About the OECD Seed Schemes

The OECD Schemes for the Varietal Certification or Controlling of Seed traded internationally was established in 1958. Membership is open to OECD, UN and WTO countries, and there are currently 61 member countries. The principal aim of all eight Seed Schemes in place is to encourage the production and use of high quality seed. Each Scheme is defined according to a group of species of cultivated plants; at present, 200 agricultural and vegetable species are covered. By ensuring consistently high standards, the Schemes contribute to its members’ evolving agriculture and trade policies.

The OECD Schemes for the Varietal Certification or the Control of Seed Moving in International Trade include Rules and Regulations applicable to eight groups of species constituting the following Schemes:

  • Grasses and Legumes
  • Crucifers and other Oil or Fibre species
  • Cereals
  • Maize
  • Sorghum
  • Sugar and Fodder Beet
  • Subterranean clover and similar species
  • Vegetables.

These rules and regulations define the technical standards developed by seed certification specialists in participating countries in close co-operation with other international seed-related organisations, such as UPOV, ISTA, FAO and ISF (see World Seed Partnership). Many regional seed representative organisations also participate in the development of technical standards.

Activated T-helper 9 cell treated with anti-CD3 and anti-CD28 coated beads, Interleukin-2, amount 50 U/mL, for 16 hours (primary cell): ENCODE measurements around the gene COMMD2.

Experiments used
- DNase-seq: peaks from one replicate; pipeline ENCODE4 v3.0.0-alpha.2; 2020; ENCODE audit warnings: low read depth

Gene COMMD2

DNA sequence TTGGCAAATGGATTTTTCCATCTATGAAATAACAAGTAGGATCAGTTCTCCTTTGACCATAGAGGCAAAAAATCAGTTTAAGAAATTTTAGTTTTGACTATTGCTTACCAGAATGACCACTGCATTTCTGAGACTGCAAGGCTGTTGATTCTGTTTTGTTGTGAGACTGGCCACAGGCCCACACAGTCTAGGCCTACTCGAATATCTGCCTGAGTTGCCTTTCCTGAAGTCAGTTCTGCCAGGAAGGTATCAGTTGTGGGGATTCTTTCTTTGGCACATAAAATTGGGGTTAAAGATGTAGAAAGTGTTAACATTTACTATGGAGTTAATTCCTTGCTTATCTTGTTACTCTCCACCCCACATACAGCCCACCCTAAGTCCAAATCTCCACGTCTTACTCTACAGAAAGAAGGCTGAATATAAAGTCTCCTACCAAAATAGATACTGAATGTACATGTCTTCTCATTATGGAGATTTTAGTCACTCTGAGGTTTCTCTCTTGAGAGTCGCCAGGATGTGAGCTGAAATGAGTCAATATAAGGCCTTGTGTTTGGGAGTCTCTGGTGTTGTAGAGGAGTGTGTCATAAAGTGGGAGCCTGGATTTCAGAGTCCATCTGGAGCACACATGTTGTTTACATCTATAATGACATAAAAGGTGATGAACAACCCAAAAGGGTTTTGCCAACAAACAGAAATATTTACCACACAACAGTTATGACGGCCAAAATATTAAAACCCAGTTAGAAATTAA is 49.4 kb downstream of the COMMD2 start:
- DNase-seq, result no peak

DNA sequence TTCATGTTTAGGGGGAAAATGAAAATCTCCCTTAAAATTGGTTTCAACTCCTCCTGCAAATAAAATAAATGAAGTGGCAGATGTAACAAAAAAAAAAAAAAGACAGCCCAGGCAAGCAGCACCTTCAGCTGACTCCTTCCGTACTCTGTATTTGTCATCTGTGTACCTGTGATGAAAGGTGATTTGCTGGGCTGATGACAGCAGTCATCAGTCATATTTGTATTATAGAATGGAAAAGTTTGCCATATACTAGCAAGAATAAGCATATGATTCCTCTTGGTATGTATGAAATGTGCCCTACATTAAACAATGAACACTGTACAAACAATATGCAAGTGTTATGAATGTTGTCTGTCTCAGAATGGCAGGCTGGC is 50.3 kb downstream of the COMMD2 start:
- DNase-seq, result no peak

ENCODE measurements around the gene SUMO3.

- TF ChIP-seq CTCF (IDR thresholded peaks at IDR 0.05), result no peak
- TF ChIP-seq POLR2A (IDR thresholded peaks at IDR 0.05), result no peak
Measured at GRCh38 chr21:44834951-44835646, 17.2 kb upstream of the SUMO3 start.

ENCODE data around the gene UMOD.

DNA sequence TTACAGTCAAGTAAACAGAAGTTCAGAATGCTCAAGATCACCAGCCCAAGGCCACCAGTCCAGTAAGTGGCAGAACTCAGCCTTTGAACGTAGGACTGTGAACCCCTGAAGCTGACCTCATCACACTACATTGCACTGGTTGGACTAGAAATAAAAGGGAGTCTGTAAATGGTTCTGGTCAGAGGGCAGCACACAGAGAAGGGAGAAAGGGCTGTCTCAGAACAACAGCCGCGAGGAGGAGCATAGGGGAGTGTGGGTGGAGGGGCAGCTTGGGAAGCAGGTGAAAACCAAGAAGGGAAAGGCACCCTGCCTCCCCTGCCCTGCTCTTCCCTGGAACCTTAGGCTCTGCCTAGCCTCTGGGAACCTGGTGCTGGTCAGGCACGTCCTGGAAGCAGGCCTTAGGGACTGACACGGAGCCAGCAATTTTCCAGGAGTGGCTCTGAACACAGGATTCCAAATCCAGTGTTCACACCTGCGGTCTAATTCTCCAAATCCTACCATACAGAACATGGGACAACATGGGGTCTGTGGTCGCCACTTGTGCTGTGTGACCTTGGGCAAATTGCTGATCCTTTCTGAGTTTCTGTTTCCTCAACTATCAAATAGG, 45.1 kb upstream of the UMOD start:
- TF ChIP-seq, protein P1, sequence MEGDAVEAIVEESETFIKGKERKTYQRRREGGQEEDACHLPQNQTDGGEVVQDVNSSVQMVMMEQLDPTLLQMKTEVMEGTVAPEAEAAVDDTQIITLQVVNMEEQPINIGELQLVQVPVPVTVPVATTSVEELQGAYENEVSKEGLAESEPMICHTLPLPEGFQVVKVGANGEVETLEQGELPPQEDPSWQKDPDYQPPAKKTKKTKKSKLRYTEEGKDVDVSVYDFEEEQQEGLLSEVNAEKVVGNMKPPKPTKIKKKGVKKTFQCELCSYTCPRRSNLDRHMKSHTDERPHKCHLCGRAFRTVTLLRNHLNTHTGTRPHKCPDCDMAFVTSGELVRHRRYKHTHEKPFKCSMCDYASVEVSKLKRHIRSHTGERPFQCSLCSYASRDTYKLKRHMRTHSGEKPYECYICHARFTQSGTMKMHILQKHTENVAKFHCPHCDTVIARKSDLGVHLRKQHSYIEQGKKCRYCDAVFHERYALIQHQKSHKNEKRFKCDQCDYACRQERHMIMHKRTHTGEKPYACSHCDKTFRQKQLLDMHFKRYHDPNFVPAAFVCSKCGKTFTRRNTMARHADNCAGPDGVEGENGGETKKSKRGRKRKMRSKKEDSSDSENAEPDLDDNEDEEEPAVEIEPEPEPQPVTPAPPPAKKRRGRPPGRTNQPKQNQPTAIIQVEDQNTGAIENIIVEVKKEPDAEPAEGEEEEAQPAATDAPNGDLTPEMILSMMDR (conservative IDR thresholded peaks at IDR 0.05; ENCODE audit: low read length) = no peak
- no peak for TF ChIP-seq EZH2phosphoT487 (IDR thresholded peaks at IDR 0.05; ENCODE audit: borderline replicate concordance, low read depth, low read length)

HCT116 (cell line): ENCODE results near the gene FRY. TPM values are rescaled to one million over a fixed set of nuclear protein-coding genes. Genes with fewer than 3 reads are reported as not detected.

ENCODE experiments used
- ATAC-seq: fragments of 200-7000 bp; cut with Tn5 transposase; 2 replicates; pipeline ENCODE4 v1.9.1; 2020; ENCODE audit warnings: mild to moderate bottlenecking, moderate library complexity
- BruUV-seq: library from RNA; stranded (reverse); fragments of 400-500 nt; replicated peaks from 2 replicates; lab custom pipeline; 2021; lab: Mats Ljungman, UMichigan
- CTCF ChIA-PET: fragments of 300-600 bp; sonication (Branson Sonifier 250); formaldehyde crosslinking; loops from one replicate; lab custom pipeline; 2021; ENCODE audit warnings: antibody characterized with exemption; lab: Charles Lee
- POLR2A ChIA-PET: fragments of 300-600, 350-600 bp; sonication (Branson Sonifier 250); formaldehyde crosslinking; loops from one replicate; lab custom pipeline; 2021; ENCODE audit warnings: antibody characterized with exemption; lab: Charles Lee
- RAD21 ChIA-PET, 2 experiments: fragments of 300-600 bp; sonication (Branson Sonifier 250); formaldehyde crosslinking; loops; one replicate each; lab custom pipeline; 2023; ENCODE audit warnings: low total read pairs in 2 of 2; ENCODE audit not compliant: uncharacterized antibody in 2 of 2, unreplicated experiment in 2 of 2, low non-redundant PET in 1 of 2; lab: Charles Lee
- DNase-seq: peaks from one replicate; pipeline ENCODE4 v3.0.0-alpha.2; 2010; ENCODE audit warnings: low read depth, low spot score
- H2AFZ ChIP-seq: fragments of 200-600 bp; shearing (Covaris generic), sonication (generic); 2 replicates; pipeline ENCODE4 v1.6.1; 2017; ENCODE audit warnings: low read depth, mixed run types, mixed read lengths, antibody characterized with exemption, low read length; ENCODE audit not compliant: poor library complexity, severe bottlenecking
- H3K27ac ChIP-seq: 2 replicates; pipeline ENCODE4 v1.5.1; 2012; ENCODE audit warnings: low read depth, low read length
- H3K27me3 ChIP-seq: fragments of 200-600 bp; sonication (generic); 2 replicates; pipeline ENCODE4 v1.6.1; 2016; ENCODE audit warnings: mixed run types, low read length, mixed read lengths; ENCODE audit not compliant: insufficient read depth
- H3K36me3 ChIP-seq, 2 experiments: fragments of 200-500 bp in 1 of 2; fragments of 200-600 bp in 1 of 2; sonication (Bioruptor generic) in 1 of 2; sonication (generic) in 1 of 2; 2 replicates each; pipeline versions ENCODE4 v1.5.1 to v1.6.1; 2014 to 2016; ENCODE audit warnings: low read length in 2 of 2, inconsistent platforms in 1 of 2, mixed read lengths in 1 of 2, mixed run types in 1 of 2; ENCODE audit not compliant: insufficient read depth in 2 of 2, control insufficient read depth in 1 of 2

The OECD is known for its evidence-based advice and standards, as well as for being a forum where national experts from different areas can meet and jointly develop common standards and procedures. This and the involvement of highly qualified seed experts in the standard setting process ensure the wide acceptance of the OECD seed varietal certification system, and its value to the global seed and agricultural sectors.

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